Kent Palmer notes that autopoietic systems are characterized by being both open and closed at the same time-- as specifically referred to in the theory of self-production of Humberto Maturana and Francisco Varela. As an introduction to a project of grounding reflexive sociology in a reflexive autopoietic dissipative special systems theory, Palmer (Possible Grounds for a Reflexive Sociology: a mathematical and ontological basis for a scientific sociology? 2003) highlights the topological ordering significance of the Mobius strip, the Kleinian bottle, and what he terms the hyper-Kleinian bottle. He considers the possibility of:
... an endless information machine. Strange attractors seem to play this role. Such an perpetual information machine might take the form of information moving around a Mobius strip.... In other words such systems expand spreading their order from a singularity toward their boundary at which conversion of the environmental order occurs. It is as if there were a flow of information from singularity to boundary which was self-perpetuating which feeds off of the disordering of the environment. Overall positive entropy imbalance is maintained but locally there is negative entropy. The surface of the boundary between the positively entropic and the negatively entropic is similar to the non-orientable surface of the Mobius strip. It has similar strange properties. It allows a reflection of the ordering back to the singularity at the core of the dissipative special system in such a way that the waterfall of ordering gives rise to itself continually. There is the same strange disparity between the global appearance of positive entropy increase and the local eddies of negative entropy that make up the dissipative ordering special system.
These unusual topological forms, according to Palmer, then provide insights into autopoietic systems:
The Nekker Cube and the Kleinian bottle together give us a picture of the autopoietic symbiotic special system. Like the Kleinian bottle it is made by conjuncting two lower level Mobius strips. It appears as a symbiosis of these two lower level systems at the structural level and thus it is like the Nekker cube, each dissipative special system pops out as the figure on the ground of the other dissipative special system and we cannot hold the two in a stable formation perceptually. This is because at the organizational level they have fused completely into a higher order nonorientiable anomalous form. The Kleinian bottle like the autopoietic system has the appearance of a closed system which is yet open to interference from the environment.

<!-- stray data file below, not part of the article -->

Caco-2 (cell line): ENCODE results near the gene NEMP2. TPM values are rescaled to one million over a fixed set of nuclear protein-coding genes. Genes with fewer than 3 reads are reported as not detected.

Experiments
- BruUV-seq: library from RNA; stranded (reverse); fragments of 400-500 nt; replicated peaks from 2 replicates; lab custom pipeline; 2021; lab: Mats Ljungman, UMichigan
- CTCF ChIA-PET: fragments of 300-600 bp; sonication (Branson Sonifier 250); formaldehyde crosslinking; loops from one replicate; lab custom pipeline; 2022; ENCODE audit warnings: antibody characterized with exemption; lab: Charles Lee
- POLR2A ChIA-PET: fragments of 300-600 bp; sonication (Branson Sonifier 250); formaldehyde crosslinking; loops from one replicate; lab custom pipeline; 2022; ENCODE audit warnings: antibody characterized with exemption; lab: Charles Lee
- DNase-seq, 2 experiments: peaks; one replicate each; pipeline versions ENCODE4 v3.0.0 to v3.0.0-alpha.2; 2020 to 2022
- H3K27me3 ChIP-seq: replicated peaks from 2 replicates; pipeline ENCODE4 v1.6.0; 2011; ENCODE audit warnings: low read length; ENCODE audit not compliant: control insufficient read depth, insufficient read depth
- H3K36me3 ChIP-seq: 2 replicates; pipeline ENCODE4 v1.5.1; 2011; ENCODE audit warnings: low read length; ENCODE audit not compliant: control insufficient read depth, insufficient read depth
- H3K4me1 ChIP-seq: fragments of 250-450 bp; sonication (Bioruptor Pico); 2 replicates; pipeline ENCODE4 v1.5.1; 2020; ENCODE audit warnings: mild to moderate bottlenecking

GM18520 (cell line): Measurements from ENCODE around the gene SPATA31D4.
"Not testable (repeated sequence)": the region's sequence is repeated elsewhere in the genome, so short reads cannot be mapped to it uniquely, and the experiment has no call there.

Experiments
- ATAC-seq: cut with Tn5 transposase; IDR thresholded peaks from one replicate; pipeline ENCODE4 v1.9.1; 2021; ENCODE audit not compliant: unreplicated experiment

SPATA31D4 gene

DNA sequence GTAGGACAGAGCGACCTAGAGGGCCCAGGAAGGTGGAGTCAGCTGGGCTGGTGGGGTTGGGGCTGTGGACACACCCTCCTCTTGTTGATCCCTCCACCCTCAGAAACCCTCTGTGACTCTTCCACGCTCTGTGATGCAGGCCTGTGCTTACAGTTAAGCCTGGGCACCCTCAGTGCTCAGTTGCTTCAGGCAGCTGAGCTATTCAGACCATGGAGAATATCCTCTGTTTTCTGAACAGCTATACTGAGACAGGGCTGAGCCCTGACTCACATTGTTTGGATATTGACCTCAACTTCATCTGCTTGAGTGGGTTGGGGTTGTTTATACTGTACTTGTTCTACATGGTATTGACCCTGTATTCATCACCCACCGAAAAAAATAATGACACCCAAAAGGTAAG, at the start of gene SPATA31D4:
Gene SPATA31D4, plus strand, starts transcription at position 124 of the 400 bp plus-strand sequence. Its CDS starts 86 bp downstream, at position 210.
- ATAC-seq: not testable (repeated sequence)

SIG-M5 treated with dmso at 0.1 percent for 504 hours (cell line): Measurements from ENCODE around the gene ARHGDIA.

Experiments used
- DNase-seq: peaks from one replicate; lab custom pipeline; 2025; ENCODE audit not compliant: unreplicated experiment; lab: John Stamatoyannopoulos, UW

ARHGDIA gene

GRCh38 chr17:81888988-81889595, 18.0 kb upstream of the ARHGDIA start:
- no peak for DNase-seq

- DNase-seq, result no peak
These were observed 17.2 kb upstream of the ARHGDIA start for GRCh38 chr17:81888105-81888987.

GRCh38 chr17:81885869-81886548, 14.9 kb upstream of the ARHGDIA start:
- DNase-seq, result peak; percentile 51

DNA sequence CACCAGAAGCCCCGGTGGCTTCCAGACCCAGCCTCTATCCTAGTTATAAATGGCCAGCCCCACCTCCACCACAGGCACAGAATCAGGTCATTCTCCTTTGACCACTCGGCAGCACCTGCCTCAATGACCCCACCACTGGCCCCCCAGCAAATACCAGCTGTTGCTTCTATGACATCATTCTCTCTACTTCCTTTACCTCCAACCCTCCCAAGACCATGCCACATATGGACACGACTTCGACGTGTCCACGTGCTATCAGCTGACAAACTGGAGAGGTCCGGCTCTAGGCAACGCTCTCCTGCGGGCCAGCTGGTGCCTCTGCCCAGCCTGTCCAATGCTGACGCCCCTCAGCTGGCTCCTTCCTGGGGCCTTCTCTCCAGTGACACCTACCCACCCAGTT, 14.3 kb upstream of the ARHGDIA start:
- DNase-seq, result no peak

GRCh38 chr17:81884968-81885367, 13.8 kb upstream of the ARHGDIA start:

|The Unconscious Civilization|
Fabulation in all of us suggests a fear of reality. A weakness for ideology. A need to believe in single-stroke, cure-all solutions... All of which translates into a debilitating passivity when faced by crises. This suggests that we have difficulty pereciving our own weaknesses... If we are unable to to identify reality and therefore unable to act upon what we see, then we are not simply childish but have reduced ourselves to figures of fun -- ridiculous victims of our unconscious....
But the confronting of reality usually is a negative process. It is ideology that insists upon relentless positivism. That's why it opposes criticism and encourages passivity. I would argue that confronting reality -- no matter how negative and depressing the process -- is the first step towards coming to terms with it... John Ralston Saul, 1995
Barbara Ehrenreich. Bright-Sided: how the relentless promotion of positive thinking has undermined America. 2009 [text]
June Gruber. Misunderstanding Positive Emotion. The Edge, 25 May 2015 [text]
Chris Voss. In Negotiating, Why Getting a "No" Is More Important than Getting a "Yes". Big Think, 22 May 2016